I'm afraid to ask how long that took. It seems you manually colorized the profile plot area.
 

·
Registered
Joined
·
100 Posts
Discussion Starter · #69 ·
BigLarry said:
That's real cool. Very nice. Lots of useful data presented very clearly and easily.

I'm afraid to ask how long that took. It seems you manually colorized the profile plot area.
Thanks. It took about an hour after connecting the GPS to the computer. Photoshop's magic wand is ... well ... like magic. Breaking the single route into individual routes after generating the profile was the most time consuming part. Topo! is kind of wierd about where it lets you split a route.
 

·
Registered
Joined
·
3,931 Posts
Topo

Being said:
Thanks. It took about an hour after connecting the GPS to the computer. Photoshop's magic wand is ... well ... like magic. Breaking the single route into individual routes after generating the profile was the most time consuming part. Topo! is kind of wierd about where it lets you split a route.
Zooming in 400% helps when splitting a track. For multiple tracks draw with a (dashed) hairline.
 

·
Feeling a little taller
Joined
·
6,705 Posts
breezetrees posted this thread: http://forums.mtbr.com/showthread.php?t=200372 about a Briones map for GPS but the process can be for anywhere that the USGS has a map. If you really want a detailed topo map for places and would reather spend the time than the money for maps, this seems like the process.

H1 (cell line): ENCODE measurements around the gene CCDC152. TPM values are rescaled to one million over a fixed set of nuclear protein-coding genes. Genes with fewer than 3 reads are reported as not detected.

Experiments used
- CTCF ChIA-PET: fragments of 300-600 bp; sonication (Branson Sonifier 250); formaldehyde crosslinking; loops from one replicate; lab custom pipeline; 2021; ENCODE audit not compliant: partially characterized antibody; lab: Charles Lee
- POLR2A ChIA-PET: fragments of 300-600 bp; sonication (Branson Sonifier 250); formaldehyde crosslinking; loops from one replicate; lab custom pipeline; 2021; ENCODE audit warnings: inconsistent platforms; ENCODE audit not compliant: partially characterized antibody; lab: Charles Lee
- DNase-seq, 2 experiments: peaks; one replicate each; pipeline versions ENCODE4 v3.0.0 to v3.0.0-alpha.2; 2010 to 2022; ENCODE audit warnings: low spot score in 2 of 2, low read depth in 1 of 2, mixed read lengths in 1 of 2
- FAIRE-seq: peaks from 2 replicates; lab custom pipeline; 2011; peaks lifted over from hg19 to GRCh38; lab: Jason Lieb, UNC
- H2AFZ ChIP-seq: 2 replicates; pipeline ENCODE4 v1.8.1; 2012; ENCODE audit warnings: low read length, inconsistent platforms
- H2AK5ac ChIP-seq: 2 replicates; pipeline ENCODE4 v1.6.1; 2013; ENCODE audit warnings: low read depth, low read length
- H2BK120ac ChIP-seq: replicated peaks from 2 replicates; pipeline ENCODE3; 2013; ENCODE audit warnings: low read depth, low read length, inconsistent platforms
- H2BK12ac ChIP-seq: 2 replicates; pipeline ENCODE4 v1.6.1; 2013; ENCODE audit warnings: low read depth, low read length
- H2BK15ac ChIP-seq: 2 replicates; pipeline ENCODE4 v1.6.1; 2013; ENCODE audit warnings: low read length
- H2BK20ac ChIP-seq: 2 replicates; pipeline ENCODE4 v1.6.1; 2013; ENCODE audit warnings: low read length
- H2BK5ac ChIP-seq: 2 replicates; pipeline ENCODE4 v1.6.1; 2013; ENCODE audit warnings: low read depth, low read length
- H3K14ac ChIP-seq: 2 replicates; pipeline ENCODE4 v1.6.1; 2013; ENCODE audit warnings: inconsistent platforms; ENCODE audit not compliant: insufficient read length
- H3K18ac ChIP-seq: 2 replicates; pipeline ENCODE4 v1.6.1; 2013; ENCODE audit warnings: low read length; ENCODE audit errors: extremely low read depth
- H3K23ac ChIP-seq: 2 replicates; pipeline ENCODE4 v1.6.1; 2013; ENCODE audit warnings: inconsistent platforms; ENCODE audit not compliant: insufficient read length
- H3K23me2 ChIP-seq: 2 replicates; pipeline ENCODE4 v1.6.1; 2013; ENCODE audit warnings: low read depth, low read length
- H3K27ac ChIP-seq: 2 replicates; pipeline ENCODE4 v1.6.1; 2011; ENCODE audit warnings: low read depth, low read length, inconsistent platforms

Unfortunately, I have had no luck as I had some problems downloading the segment of map I wanted to work on as a GEOTiff file and now my work internet connection is so slow that it's taking forever to try to do it today.
 

·
Slowest Rider
Joined
·
5,237 Posts
Means you're climbing 2000'/hour

knobs said:
I have a garmin vista, it has a barometric altimeter. There is a data field called "Average Ascent". The manual is not completely clear on what this means, so I would assume that this is the rate of climb over time, perhaps of all the climbs in the active log. On my rides this value almost always shows about 33 feet/minute, seemingly regardless of terrain. On some boring slog up a fire road at Coe, it's 33. On some less challenging terrain like Long Ridge, it's 33. (plus or minus a couple f/m). I just don't get why it always averages to nearly the same number.